Monthly Archives: February 2017

Colchester in the Great War

At the outbreak of war in 1914 Colchester was the Eastern Region Army HQ and thousands of new recruits reported to the Garrison for training. While exercising on Abbey Fields the guns of the Western Front could often be heard.

This expert account of the war years covers the role of Colchester as provider of soldiers, manufacturer of arms and equipment and later, as a vast hospital looking after the war wounded. It was here in Colchester that much of the early research was done into shell shock or post-traumatic stress disorder as it was eventually to become known.

Pictured are the cheeky postcards sold to the recruits – which led to a boom for the town’s post office. As winter approached women and children were busy knitting socks, gloves and scarves for the soldiers. In February 1915 a bomb fell in the tiny back garden of number 41 Butt Road. The damage was extensive but the only casualty found amongst the debris was a dead thrush.

The facts are brought to life with personal recollections and photographs giving a wonderfully rounded picture of life in Colchester during those difficult years.

 

‘A Sense of Place’ an exhibition of recent paintings by Wendy Bailey

 

BEANANGEL (3)Our current exhibition is a show by artist Wendy Bailey who lives and creates her art in Colchester, Essex. Regarding this new exhibition, A Sense of Place, Wendy Bailey says

‘I’m delighted to be invited to exhibit by the popular independent book shop Red Lion Books who contribute so much to the cultural and creative life of Colchester.”

‘A Sense of Place’ is about people and places in the landscape of East Anglia. Colchester countryside, Mersea Island, Abberton Reservoir and the nearby Suffolk Coast are favourite subjects for watercolours, drawings and oil paintings.

A highlight of the show with visitors will surely be Wendy’s unique and popular interactive art experience ‘be An Angel.

Be An Angel is a huge painting of Angel’s Wings spanning two metres wide, in glorious shades of gold adorned with glittering jewels.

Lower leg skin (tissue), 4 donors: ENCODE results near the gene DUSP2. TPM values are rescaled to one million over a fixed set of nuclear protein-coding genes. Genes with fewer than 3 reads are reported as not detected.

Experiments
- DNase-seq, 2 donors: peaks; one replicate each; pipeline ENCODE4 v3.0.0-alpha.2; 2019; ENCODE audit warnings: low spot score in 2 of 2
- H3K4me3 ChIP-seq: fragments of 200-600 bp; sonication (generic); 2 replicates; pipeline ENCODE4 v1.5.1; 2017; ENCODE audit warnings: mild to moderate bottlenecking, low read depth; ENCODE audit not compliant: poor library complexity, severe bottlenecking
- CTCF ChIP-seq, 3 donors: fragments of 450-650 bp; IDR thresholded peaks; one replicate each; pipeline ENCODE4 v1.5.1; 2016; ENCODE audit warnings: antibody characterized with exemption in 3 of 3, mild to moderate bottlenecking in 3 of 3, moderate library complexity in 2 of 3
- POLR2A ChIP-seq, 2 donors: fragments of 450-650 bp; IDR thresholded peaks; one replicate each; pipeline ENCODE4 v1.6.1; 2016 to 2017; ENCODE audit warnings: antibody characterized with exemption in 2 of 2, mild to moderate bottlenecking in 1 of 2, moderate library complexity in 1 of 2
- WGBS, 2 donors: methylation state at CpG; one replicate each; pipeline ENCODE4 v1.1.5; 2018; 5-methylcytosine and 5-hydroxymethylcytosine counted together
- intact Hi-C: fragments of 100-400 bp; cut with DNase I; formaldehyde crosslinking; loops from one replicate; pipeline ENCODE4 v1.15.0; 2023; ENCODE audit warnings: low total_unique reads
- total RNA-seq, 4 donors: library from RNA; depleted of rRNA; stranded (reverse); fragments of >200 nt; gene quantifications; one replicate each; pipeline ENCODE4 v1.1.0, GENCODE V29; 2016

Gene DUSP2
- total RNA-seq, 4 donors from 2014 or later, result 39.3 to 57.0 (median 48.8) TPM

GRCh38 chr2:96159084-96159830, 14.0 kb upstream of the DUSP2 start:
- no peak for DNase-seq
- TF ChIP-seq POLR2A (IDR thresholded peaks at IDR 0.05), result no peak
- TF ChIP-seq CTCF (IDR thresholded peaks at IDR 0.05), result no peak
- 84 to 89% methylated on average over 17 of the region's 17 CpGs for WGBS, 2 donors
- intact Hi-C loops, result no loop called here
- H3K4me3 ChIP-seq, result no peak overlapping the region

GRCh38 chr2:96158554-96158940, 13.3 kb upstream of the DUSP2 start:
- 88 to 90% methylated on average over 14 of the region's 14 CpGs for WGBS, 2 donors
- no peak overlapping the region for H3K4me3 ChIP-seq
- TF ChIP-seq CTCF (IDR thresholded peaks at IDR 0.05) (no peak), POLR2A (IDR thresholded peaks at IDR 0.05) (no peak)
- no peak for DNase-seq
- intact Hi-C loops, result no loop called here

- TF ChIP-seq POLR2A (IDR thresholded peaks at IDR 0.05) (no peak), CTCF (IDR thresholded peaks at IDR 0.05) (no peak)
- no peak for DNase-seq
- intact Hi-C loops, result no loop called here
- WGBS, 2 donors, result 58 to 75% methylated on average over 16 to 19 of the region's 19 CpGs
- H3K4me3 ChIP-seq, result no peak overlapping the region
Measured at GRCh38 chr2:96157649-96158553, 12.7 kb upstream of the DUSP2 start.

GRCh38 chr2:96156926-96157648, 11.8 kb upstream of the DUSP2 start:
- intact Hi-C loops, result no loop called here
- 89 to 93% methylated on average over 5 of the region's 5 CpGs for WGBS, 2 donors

• A golden Angelic Throne is in position for visitors to sit for a while and relax, maybe read a book.
  • Many people experience a pleasant feeling of relaxation, a special sense of joy and peace, which Be An Angel artwork seems to provide.

“Be An Angel is only complete as a work of art when someone sits on the Angel Throne and completes the image” says Wendy “many say ‘How lovely, I feel so relaxed now’.

Be An Angel provides a great photo opportunity – either for a friend to take your picture or you take a Selfie. Then post your photo on Facebook, Twitter or Instagram with the hashtag #BeAnAngel, @wendybaileypr

World Book Day Books and children of fathers in prison.

As enthusiastic supporters of World Book Day we are involved with several local schools and always tend to order too many copies of each yearly crop of fantastic WBD titles. After all, the last thing we ever want to do is to run out! It does mean that after the dust has settled on the WBD events we are always left with extra stock. We have found some good uses for them over the years but the latest is maybe the best – a link with the local library service who take books into prisons.

For children, the occasional visit to their father in prison can be a difficult, awkward and daunting experience. The unfriendly formality of the visiting hall is not a helpful environment for a quality time together. Essex County Libraries have recently started to run Family Library Time sessions in Chelmsford Prison where fathers can spend time reading with their children in a much more welcoming environment. It is a place where children have a chance to relax and actually enjoy the time with their fathers. Our surplus WBD books mean that prisoners can give their visiting children a book to take away. A book to read and enjoy which is also a tangible reminder of their visit with their absent father.

Research has shown how important it is for parents in prison to maintain family relationships. It plays a big part in reducing the likelihood of reoffending. So, this is a brilliant partnership. Over 500 surplus WBD books, built up over years, are out of our stock room and getting into the hands of children – and in the process strengthening the family ties that help keep society healthy.

Here is a link to Essex County Council’s website post on this initiative.